One Fine Wine: Benito Ferrara’s Greco di Tufo

“One Fine Wine” is an occasional series of posts about wines I’ve enjoyed recently.

This is a post I should have written years ago. Greco di Tufo is a wine I love, drink often, and always enjoy deeply on the palate and in the mind. It reverberates with me, and no Greco di Tufo does so more than Benito Ferrara’s, especially his cru, Vigna Cicogna – the Stork Vineyard. It would be nice is there actually was one, nesting or feeding nearby, but the name is memorable enough even without the leggy bird itself.

I had a bottle of Ferrara’s 2016 Cicogna just a few weeks ago, to accompany an improvised dish of fresh cod and potatoes in a spicy tomato sauce. It was serendipitous in every respect, and the Greco just sang, even after the main dish was done and we had started cracking a few toasted hazelnuts and walnuts to finish the wine with: the Greco improvised a few notes to harmonize with them too.

I’ve admired Greco di Tufo for years, from back when Mastroberardino’s was almost the only example of the variety and appellation to be found on the American market. Mastro still makes one of the best examples of the breed, but many fine small growers in the Tufo zone have begun bottling their own wines, and Ferrara is one of the finest of the lot.

Just for clarity: Greco is the grape variety, Tufo the town in the center of the DOCG zone in Campania, in the province of Avellino. So all Greco di Tufo originates in a small, high and hilly area, where the soils are largely volcanic and richly laced with minerals, especially sulfur. Benito Ferrara’s vineyards, in fact, lie very close to the old Di Marzo sulfur mine, which for decades was the major employer in the area

It makes an odd picture: beautifully tended vineyards, hillsides thickly forested – still – with chestnut trees and hazelnuts, and a distinct whiff of sulfur in the clear air. The scent is often present in the wines of the zone also, sweetened and made welcoming by the other scents of fruit and forest that the grapes convey.

Greco can be a tough variety to work with. It ripens late – October – and that can be dicey for any grape, but especially for one that grows as high in the hills as Greco does. And it is quite thick-skinned, so a lot of coloring agents leach out in fermentation, making the new wine occasionally brownish, often dark gold, as if old and oxidized. This is a bit ironic, since Greco di Tufo, while thoroughly delightful to drink young, no matter what its color, is one of those remarkable white wines that ages quite well and continues to drink enjoyably for years – no matter what its color.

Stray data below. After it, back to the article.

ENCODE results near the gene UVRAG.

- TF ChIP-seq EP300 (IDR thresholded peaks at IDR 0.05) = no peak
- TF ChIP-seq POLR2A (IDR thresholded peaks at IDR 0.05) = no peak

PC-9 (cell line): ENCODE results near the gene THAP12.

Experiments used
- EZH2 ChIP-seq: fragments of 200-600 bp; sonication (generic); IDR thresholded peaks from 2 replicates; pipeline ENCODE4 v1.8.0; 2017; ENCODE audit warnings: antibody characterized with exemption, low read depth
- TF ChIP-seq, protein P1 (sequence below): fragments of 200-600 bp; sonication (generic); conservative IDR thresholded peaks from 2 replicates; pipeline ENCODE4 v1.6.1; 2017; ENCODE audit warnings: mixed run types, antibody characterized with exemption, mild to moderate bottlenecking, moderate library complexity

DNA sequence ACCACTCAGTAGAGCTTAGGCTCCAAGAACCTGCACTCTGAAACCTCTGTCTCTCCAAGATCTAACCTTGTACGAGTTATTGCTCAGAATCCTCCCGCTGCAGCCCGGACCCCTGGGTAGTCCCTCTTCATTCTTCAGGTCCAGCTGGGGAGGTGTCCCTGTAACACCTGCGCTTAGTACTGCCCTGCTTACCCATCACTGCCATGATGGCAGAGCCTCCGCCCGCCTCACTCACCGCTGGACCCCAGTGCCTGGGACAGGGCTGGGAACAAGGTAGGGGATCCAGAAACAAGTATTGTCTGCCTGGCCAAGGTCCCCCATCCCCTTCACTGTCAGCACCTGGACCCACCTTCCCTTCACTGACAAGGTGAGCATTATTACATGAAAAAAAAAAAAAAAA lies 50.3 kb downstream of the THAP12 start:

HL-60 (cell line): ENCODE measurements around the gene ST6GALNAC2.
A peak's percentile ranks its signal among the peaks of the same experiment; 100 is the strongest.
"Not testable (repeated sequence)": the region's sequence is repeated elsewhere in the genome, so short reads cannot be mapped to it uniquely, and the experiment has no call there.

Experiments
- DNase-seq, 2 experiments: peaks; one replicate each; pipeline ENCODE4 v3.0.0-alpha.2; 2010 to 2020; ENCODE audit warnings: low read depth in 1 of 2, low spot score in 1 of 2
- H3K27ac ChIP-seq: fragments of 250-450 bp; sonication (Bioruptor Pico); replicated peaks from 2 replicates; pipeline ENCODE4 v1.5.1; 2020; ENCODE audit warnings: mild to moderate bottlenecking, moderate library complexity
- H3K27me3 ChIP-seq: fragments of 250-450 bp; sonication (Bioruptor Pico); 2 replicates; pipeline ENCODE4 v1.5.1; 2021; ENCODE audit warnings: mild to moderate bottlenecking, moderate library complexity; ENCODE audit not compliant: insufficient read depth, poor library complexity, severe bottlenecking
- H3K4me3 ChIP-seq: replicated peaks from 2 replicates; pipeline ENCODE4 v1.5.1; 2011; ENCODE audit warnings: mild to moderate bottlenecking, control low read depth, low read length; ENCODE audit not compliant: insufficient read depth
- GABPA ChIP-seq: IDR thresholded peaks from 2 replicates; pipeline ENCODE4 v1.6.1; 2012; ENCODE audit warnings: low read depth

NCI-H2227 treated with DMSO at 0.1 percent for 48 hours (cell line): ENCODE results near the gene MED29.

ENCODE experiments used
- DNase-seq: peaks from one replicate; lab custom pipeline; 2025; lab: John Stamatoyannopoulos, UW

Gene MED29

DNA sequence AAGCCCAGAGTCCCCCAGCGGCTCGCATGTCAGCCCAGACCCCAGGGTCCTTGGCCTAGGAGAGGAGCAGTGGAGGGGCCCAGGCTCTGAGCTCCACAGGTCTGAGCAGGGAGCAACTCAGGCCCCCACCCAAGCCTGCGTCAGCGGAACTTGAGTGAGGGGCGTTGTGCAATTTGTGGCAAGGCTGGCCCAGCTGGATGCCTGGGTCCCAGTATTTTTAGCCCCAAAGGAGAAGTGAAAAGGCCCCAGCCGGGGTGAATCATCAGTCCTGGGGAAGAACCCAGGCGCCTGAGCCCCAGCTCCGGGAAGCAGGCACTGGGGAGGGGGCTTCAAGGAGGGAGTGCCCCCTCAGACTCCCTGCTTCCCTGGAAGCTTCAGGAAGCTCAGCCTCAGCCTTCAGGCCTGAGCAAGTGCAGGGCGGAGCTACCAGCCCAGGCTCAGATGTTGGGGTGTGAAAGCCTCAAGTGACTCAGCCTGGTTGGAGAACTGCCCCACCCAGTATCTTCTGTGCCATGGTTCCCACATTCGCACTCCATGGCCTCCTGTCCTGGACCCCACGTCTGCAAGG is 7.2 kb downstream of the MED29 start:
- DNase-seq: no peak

Benito Ferrara is a fourth-generation family estate, currently operated by Gabriella Ferrara and her husband Sergio Ambrosino. It’s not huge: 8 hectares of Greco di Tufo, 1 of Fiano di Avelino, and 3.5 of Taurasi. The Cicogna vineyard, at 1.5 hectares, forms a sizable fraction of it, and it is high, nearly 600 meters up.

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Several years ago, when I visited, Gabriella and Sergio let me taste, in addition to their prized Cicogna, wines from three other sites that went into their basic Greco di Tufo. I understate when I say I was impressed: I thought each of the three was delicious enough and distinctive enough to be bottled separately as a cru in its own right. This is first-rate terroir, and the Ferraras are making the most of it.

Incidentally, in the important reference book Native Wine Grapes of Italy, author Ian d’Agata calls Vigna Cicogna one of Italy’s ten best white wines, and I can’t say I disagree: This is just one fine wine, plain and simple.

 

Postscript: A DNA study has claimed that the Greco grape is the same variety as Asprinio. Jancis Robinson’s influential Wine Grapes accepts this claim, rather uncritically I think, since it is based on a very small sampling of both grapes. Allowing for all possible differences caused by soils, cultivation, and vinification, my palate can’t discern any similarity between the wines of the two, so I conclude that this study is flawed and more work needs to be done. I’m happy that Ian d’Agata is of the same opinion, for much the same reasons.

4 Responses to “One Fine Wine: Benito Ferrara’s Greco di Tufo”

  1. Bob Griffin Says:

    Excellent tribute to a fine winemaker and great person. Two years ago my wife and I met Gabriella at the cantina in San Paolo and we were smothered with what I refer to as “Southern Hospitality”. After a tast
    ing, we toured the vineyards and Gabriella brought us to Sant’ Antonio, a small 90 seat church in San Paolo that has one mass per week. I am jealous that you able to enjoy a 2016 Cicogna, as in USA we were only able to purchase her 2016 Terra d’Uva.

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